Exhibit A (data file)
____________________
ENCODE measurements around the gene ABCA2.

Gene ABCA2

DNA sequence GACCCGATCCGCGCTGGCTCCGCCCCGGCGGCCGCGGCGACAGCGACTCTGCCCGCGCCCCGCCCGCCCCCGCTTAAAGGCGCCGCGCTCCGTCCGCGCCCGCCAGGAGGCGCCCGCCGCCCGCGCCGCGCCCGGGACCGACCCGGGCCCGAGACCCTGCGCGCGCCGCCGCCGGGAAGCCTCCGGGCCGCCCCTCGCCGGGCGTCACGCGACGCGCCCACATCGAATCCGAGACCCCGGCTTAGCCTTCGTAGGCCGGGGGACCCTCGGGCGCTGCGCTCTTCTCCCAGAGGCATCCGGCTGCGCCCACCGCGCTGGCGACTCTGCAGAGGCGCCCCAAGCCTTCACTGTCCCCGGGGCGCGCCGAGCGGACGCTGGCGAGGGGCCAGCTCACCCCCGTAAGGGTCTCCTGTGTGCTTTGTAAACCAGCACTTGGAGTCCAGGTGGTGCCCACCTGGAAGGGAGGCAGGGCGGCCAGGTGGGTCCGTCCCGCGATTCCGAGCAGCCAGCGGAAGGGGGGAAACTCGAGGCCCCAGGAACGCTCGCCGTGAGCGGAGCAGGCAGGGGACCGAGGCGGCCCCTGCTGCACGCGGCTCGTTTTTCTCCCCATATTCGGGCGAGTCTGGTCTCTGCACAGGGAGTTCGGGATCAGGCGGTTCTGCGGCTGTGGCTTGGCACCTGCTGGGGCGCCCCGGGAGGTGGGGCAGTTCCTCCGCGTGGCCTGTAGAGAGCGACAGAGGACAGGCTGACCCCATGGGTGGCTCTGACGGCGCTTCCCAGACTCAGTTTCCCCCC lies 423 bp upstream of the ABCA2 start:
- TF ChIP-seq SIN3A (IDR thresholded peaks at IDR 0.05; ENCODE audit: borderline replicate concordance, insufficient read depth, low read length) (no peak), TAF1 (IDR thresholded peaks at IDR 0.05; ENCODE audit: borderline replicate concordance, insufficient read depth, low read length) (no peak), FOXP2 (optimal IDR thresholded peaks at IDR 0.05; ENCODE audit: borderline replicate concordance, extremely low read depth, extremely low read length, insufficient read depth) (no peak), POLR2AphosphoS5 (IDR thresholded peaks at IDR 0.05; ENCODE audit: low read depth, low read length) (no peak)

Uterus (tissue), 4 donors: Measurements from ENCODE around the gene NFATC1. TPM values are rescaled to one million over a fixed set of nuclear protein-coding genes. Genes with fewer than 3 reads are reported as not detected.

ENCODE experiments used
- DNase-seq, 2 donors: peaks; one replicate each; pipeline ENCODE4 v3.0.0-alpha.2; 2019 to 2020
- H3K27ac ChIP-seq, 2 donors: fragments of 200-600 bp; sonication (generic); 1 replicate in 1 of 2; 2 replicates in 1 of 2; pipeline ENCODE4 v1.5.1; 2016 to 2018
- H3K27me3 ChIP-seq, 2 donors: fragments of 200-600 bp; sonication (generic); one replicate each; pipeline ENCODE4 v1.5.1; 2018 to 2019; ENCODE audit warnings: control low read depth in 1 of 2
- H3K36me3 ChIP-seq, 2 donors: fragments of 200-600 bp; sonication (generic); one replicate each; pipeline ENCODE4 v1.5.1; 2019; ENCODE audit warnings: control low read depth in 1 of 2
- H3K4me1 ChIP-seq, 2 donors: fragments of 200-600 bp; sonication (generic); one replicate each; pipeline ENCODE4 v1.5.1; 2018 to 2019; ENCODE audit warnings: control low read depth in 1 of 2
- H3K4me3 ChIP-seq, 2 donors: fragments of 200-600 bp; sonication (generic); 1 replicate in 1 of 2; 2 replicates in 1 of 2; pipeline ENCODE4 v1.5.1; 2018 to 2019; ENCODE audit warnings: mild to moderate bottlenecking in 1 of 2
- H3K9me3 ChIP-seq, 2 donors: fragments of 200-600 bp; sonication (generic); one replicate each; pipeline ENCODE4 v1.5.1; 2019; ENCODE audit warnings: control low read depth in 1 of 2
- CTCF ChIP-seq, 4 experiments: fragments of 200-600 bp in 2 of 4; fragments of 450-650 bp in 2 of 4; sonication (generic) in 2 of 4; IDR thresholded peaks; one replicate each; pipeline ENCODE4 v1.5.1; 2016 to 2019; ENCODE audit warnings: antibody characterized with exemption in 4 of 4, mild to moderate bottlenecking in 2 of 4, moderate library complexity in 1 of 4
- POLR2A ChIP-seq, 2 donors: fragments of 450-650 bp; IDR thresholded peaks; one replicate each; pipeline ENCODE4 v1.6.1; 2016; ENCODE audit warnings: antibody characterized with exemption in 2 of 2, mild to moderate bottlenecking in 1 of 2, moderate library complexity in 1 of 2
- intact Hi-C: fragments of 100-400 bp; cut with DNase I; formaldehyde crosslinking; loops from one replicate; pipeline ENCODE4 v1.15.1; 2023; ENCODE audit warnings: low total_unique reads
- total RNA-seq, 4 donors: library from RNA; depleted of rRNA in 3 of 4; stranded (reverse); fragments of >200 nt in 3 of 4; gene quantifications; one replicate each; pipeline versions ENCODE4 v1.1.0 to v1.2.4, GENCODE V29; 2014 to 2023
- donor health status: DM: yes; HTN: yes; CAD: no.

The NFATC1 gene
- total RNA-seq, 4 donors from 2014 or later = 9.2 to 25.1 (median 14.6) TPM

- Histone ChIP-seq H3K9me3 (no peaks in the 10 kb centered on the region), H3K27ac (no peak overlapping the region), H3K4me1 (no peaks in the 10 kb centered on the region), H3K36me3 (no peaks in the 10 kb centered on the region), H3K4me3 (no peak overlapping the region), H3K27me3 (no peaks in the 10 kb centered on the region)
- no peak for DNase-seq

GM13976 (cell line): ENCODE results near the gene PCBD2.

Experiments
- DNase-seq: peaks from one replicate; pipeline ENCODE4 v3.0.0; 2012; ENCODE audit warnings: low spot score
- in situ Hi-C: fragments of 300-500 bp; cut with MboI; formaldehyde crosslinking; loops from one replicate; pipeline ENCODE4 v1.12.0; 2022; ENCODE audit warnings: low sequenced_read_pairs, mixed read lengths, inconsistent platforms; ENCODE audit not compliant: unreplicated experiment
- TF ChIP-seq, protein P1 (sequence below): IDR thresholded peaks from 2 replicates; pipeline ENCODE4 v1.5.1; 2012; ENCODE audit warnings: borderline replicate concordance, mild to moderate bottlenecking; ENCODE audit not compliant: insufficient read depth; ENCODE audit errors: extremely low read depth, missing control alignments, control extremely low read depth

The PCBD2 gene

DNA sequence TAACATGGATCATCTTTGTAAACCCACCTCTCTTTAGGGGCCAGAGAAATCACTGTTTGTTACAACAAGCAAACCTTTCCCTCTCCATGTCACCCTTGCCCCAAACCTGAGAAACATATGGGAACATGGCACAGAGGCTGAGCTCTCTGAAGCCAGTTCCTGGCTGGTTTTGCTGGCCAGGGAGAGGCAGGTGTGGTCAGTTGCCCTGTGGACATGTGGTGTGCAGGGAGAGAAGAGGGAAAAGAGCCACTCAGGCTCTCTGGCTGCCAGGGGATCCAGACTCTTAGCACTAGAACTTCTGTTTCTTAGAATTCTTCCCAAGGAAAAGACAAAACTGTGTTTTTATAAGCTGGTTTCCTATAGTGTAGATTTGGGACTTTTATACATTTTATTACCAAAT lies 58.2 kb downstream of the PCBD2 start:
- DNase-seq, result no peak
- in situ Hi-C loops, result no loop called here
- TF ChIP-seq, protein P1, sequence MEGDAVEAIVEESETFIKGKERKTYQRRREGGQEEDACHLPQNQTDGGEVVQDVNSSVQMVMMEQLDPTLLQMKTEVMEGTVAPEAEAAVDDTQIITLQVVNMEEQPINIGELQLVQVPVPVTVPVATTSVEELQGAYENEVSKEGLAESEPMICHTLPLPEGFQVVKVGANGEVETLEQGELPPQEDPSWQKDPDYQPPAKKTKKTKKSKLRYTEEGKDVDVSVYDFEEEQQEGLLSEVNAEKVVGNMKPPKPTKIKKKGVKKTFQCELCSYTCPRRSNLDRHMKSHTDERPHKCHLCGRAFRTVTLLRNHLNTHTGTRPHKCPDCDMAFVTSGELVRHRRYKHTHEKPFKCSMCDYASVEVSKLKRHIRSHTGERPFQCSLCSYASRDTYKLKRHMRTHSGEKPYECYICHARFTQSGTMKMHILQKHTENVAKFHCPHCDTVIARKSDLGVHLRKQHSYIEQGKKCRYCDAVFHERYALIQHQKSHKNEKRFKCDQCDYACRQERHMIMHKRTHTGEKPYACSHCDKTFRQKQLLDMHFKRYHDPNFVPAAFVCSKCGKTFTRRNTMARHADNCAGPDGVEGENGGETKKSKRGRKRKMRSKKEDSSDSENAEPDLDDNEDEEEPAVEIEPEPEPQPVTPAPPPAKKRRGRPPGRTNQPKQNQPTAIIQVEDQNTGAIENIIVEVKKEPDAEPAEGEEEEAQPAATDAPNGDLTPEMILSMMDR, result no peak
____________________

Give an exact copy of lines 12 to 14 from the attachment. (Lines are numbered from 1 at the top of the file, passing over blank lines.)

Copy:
- H3K4me3 ChIP-seq, 2 donors: fragments of 200-600 bp; sonication (generic); 1 replicate in 1 of 2; 2 replicates in 1 of 2; pipeline ENCODE4 v1.5.1; 2018 to 2019; ENCODE audit warnings: mild to moderate bottlenecking in 1 of 2
- H3K9me3 ChIP-seq, 2 donors: fragments of 200-600 bp; sonication (generic); one replicate each; pipeline ENCODE4 v1.5.1; 2019; ENCODE audit warnings: control low read depth in 1 of 2
- CTCF ChIP-seq, 4 experiments: fragments of 200-600 bp in 2 of 4; fragments of 450-650 bp in 2 of 4; sonication (generic) in 2 of 4; IDR thresholded peaks; one replicate each; pipeline ENCODE4 v1.5.1; 2016 to 2019; ENCODE audit warnings: antibody characterized with exemption in 4 of 4, mild to moderate bottlenecking in 2 of 4, moderate library complexity in 1 of 4